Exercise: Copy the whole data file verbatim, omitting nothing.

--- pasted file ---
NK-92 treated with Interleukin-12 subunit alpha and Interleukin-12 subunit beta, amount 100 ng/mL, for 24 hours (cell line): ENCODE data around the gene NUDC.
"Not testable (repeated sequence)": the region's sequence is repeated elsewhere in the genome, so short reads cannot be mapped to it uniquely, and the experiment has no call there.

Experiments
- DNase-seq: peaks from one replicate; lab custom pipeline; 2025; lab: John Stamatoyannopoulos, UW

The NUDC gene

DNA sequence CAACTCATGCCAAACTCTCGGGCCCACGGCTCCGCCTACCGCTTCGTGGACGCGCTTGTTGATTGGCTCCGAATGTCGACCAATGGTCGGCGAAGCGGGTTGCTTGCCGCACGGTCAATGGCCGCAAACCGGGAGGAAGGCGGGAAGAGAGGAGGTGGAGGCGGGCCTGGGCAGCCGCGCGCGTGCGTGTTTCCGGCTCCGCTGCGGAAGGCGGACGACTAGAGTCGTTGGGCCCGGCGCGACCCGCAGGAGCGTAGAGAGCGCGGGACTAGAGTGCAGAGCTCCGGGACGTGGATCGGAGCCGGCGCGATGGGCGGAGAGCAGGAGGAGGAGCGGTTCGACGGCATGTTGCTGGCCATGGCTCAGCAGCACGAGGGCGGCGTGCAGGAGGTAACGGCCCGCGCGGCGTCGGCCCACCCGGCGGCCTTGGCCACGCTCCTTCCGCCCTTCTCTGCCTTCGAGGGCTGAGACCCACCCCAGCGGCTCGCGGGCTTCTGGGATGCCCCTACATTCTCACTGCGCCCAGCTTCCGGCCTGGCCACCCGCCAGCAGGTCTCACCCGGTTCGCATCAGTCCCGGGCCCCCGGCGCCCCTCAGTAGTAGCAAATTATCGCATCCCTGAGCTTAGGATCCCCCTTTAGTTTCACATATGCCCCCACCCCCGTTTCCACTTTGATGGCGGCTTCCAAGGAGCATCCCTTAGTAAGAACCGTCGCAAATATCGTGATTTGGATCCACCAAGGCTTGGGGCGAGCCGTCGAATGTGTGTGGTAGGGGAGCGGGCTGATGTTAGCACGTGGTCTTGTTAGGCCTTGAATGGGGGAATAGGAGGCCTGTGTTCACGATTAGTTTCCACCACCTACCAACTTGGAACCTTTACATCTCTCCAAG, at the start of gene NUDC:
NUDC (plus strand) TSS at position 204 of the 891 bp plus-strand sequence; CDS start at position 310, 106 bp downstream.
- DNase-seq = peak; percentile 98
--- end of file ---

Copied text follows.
NK-92 treated with Interleukin-12 subunit alpha and Interleukin-12 subunit beta, amount 100 ng/mL, for 24 hours (cell line): ENCODE data around the gene NUDC.
"Not testable (repeated sequence)": the region's sequence is repeated elsewhere in the genome, so short reads cannot be mapped to it uniquely, and the experiment has no call there.

Experiments
- DNase-seq: peaks from one replicate; lab custom pipeline; 2025; lab: John Stamatoyannopoulos, UW

The NUDC gene

DNA sequence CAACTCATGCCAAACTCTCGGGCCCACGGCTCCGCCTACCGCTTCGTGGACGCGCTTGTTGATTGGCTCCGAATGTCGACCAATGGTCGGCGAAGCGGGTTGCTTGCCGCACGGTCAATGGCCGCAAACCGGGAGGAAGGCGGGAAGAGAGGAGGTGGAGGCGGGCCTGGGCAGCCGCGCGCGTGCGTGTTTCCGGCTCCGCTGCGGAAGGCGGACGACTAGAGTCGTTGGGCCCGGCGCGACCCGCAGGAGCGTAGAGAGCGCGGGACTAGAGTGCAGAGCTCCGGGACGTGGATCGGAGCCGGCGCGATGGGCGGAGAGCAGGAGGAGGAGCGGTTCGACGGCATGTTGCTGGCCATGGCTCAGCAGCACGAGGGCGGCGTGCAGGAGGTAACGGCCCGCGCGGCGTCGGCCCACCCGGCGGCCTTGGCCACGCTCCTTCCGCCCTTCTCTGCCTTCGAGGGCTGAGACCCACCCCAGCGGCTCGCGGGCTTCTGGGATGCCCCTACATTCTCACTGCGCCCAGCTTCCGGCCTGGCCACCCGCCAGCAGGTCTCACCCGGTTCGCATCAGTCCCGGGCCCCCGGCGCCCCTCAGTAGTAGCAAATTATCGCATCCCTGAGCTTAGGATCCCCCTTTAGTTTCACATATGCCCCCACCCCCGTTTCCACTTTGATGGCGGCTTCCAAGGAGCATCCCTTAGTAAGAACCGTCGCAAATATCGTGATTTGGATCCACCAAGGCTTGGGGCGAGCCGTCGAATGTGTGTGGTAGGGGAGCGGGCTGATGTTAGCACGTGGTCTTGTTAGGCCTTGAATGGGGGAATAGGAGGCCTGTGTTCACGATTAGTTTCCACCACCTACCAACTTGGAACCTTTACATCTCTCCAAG, at the start of gene NUDC:
NUDC (plus strand) TSS at position 204 of the 891 bp plus-strand sequence; CDS start at position 310, 106 bp downstream.
- DNase-seq = peak; percentile 98